Six Tips for Housing Advocates From a State Lawmaker

Rep. June Robinson (right) talks with the Washington Low Income Housing Alliance’s Director of Policy and Advocacy, Michele Thomas. Image from the Housing Alliance.

Written by Denise Miller, Firesteel Advocacy Coordinator

Today the Washington Low Income Housing Alliance hosted a conference call to debrief the 2014 state legislative session and share a lawmaker’s perspective on housing advocacy. The legislator on the call, Rep. June Robinson of the 38th District, is a freshman lawmaker but a longtime champion of policies that will help end homelessness.

Rep. Robinson gave great advice for communicating with legislators. If you have time, we recommend listening to the audio recording of the whole hour-long call. If you need the CliffsNotes version, then check out these takeaways:

Tip #1: Communicate often.

Lawmakers are bombarded with information; to make sure your issue isn’t forgotten, you need to put it in front of your elected officials frequently. Rep. Robinson says there is “no such thing as over-communication.”

When I started engaging in housing advocacy, I wondered if lawmakers would be put off if they heard from me more than once or twice in a session. Would they just tune me out? Rep. Robinson says the answer is no, and getting in touch with elected officials weekly is effective.

Tip #2: Let lawmakers know how legislation will affect their constituents.

Legislators work for the people in their home districts, and they always keep them in mind. Rep. Robinson says that advocates should “provide local data, local stories, anything that connects” their cause to the legislator’s district.

Tip #3: If you’re advocating for specific legislation, give lawmakers detailed information about how they can help.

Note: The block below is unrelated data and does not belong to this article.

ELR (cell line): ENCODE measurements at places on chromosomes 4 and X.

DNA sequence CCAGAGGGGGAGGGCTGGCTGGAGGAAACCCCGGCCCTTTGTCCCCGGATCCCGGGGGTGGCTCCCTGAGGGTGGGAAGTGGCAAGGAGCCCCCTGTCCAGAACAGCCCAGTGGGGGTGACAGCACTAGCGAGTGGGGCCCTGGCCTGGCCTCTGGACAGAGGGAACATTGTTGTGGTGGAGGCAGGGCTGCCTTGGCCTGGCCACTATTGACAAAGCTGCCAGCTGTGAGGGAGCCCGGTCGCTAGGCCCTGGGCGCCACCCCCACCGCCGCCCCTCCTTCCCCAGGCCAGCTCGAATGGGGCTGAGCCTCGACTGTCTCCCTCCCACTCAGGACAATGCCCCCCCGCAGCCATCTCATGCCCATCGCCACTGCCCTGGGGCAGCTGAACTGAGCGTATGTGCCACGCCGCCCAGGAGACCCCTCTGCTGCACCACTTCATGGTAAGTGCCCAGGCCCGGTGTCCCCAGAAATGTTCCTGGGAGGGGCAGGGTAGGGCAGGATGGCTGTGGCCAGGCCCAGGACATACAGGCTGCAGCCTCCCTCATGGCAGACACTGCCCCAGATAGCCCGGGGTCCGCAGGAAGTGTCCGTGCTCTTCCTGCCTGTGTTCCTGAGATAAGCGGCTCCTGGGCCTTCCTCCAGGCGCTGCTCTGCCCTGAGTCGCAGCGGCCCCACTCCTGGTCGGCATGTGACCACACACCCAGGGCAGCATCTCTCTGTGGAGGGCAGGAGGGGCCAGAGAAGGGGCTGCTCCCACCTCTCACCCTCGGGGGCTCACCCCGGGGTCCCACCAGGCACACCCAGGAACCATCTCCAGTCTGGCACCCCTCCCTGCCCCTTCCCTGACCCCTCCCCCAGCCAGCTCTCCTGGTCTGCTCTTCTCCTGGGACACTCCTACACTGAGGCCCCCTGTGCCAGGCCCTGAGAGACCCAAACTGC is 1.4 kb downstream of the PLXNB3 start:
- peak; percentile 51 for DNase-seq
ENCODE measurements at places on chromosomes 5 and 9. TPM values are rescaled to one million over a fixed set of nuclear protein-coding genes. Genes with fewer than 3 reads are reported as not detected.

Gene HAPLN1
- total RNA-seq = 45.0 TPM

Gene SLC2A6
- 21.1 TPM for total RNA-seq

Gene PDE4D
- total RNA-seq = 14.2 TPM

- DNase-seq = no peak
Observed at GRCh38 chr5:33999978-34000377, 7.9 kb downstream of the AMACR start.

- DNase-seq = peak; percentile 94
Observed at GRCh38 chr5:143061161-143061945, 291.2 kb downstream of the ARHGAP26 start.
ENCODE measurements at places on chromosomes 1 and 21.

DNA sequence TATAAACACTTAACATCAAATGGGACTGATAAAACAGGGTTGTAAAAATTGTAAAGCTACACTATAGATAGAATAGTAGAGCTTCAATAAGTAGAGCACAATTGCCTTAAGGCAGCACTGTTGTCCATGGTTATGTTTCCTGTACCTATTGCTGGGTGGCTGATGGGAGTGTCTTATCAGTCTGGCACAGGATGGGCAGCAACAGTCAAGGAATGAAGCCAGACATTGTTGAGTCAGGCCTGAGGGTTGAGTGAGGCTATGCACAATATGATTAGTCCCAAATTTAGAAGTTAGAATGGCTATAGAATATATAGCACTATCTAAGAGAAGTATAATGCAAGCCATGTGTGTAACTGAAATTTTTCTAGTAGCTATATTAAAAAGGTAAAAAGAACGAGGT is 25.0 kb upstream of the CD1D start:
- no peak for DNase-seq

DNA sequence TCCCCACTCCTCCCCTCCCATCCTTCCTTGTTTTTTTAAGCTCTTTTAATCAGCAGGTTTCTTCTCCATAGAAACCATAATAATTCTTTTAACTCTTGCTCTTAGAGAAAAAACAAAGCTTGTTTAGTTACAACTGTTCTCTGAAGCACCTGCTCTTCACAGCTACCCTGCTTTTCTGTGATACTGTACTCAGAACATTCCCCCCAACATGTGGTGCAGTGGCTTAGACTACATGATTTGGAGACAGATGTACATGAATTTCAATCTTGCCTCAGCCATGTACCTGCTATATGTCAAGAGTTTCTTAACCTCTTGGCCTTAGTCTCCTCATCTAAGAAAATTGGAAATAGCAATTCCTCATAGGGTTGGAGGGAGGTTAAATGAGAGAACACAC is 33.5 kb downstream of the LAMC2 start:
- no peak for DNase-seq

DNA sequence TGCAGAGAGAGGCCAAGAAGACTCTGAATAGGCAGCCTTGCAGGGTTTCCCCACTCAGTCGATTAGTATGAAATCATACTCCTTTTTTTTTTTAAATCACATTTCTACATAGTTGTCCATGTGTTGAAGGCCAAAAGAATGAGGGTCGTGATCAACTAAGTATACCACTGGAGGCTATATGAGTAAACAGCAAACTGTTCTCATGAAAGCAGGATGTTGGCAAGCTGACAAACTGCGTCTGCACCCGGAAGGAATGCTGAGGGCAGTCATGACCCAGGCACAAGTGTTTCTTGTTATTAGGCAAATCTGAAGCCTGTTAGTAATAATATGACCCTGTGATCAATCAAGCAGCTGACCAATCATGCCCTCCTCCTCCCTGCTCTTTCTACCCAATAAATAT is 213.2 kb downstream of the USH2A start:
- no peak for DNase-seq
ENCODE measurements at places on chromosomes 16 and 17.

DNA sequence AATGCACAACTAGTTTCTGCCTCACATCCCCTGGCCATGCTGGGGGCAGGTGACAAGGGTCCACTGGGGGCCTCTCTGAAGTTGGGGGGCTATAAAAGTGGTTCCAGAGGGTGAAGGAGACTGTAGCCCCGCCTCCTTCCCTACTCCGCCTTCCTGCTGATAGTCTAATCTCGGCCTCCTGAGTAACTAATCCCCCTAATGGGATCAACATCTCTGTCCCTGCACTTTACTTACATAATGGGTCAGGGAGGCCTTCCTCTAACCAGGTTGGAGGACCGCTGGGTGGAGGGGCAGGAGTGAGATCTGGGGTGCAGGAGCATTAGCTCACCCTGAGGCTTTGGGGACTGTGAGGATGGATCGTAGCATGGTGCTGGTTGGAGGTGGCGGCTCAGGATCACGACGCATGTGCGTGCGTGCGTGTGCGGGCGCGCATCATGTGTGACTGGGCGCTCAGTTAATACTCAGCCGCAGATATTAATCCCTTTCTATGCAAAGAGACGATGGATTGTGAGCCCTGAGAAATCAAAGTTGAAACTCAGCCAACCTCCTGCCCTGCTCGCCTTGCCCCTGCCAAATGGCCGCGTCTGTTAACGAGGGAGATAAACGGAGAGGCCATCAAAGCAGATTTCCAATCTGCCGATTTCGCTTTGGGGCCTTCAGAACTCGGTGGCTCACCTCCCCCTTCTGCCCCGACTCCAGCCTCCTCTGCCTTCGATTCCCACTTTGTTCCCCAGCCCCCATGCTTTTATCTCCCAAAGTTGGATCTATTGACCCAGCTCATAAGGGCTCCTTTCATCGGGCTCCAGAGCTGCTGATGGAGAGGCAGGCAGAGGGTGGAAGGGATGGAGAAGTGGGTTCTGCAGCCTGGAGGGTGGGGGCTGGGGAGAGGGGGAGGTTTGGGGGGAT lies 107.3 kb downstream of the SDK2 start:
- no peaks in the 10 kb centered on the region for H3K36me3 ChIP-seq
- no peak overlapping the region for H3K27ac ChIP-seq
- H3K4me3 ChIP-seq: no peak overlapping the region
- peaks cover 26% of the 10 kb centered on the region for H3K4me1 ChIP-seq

Rep. Robinson found it useful when advocates came to her with bill numbers and the status of the legislation they wanted her to take action on.

“Please vote for House Bill 1234 to move out of your committee tomorrow morning” is more immediately actionable than “Please do what you can to make sure our local shelters are fully funded.”

Of course it’s not always easy for advocates to keep up with bills as they move through the legislature. The Washington Low Income Housing Alliance, Firesteel, and other advocacy organizations provide timely information and calls to action so that you can keep your messages to your legislators pertinent.

Tip #4: Share both personal stories and data.

Rep. Robinson says she is persuaded by both solid numbers and heart-touching stories, particularly those that explain how issues affect her district. She notes that some colleagues changed their votes after being moved by personal stories shared in hearing testimonies. The impact of stories versus data varies by lawmaker and issue, and presenting a combination of the two is advocates’ best bet.

Tip #5: Keep advocating year-round.

Rep. Robinson suggests meeting with legislators in their home districts to help them understand housing and homelessness issues. For example, you can offer a tour of a local affordable housing community and invite residents to share their stories. Then, when you contact lawmakers during the legislative session, you can effectively connect your message back to what’s happening at home.

Note: Next month the Housing Alliance will release a guide for interim advocacy that will include advice for meeting with lawmakers. Keep an eye out for it!

Tip #6: Don’t give up.

It’s easy to feel like you can’t make a difference, and that lawmakers will just vote the way their caucus wants them to. Robinson says that’s not true. The amazing rescue of funding for housing and homelessness services this session demonstrated just how effective strategic advocacy can be. Even if your legislator doesn’t respond to your messages, every email and call is being registered.

“Don’t ever feel like it’s not worth it, because it really does change minds, hearts, and—most importantly in Olympia—votes,” Robinson says.

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